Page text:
Ms. Seiko Takahashi responds to BBC's Rupert Wingfield-Hayes (1/3/2013) when he asks about "Fukushima 50", workers who remained at Fukushima I Nuclear Power Plant after Reactor 3 building exploded and kept on doing whatever they could to contain the situation:
Before the meltdowns, Seiko Takahashi never thought of activism. Now the middle-aged mother from Fukushima City is a passionate anti-nuclear campaigner. And she admits there is little sympathy for the Fukushima workers.
"They are not heroes for us," she says. "I feel sorry for them, but I don't see them as heroes. We see them as one block, they work for Tepco, they earned high salaries. The company made a lot of money from nuclear power, and that's what paid for their nice lives."
She is essentially saying they get what they deserve, for having worked for TEPCO.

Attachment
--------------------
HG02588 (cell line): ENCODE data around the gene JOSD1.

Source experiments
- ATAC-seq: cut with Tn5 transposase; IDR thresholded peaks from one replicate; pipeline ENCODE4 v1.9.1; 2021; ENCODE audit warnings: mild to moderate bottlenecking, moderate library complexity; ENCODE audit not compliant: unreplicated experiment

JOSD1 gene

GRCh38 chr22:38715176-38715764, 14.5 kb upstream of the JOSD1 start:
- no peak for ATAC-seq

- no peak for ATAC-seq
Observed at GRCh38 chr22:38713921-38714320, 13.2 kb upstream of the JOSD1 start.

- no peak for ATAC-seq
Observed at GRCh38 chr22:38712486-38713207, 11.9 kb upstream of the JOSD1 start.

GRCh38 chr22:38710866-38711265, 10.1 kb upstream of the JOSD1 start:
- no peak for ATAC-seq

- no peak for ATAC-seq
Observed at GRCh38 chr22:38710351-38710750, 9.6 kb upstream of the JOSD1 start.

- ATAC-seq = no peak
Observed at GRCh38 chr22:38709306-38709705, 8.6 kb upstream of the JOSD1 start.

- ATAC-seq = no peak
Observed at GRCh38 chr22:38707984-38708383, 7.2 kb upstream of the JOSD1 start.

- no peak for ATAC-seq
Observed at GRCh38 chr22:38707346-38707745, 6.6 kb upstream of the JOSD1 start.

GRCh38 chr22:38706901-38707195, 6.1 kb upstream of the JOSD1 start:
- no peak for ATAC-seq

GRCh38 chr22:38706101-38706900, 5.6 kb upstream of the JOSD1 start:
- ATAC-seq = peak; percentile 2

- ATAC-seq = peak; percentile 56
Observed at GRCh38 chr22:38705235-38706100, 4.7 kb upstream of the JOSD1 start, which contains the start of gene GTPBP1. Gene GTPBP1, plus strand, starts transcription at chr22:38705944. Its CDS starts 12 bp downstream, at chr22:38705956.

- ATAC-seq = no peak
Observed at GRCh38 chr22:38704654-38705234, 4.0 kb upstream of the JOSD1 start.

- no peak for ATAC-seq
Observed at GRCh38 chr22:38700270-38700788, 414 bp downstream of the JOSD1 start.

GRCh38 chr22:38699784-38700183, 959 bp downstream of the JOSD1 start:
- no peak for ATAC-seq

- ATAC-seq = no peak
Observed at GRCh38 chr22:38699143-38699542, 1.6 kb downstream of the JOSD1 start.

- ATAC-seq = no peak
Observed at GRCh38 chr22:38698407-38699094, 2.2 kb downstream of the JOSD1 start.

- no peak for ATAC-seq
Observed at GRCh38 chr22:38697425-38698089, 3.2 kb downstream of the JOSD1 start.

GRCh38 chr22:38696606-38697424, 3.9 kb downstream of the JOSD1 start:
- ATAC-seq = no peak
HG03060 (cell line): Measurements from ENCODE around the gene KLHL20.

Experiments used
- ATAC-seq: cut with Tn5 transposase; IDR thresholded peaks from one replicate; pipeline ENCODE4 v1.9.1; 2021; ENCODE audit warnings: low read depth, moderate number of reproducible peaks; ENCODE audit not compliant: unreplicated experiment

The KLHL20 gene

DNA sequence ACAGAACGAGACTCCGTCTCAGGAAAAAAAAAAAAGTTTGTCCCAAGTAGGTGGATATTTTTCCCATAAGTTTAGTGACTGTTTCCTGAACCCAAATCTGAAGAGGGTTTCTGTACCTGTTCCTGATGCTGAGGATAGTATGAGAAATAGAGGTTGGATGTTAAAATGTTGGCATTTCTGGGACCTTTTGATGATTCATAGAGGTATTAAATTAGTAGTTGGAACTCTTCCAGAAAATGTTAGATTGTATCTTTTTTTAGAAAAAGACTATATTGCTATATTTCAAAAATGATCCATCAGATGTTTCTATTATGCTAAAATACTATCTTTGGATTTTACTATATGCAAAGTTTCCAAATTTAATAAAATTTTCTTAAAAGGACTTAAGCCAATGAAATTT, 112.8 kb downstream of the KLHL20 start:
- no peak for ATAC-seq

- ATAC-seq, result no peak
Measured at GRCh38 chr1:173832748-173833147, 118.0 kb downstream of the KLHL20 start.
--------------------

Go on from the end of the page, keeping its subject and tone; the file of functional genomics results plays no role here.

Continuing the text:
Her city, Fukushima City, is in the highly contaminated middle-third of Fukushima Prefecture. While most Japanese (and foreigners) may sympathize with her and her city's plight, many of them are also angry that the city, along with almost all municipalities in that prefecture, continues to grow crops and sell them outside, claiming they are "safe" (i.e. less than 100 Bq/kg of radioactive cesium), and claims it suffers tremendously from "baseless rumors".
For how some of the Fukushima I Nuke Plant workers have been treated by their fellow Fukushima residents, see my post from February 2012. That post was about an article that appeared in Germany's Der Spiegel. I have seen hardly any coverage on the issue in the Japanese media.
As BBC's Wingfield-Hayes says at the end of his report,
There is wide sympathy here for victims like him, [Mr. Yoshizawa the cattle farmer in Namie-machi] but the Japanese public appears to have little sympathy or concern for the suffering of Fukushima workers.
That's Japan for you.
(H/T anon reader)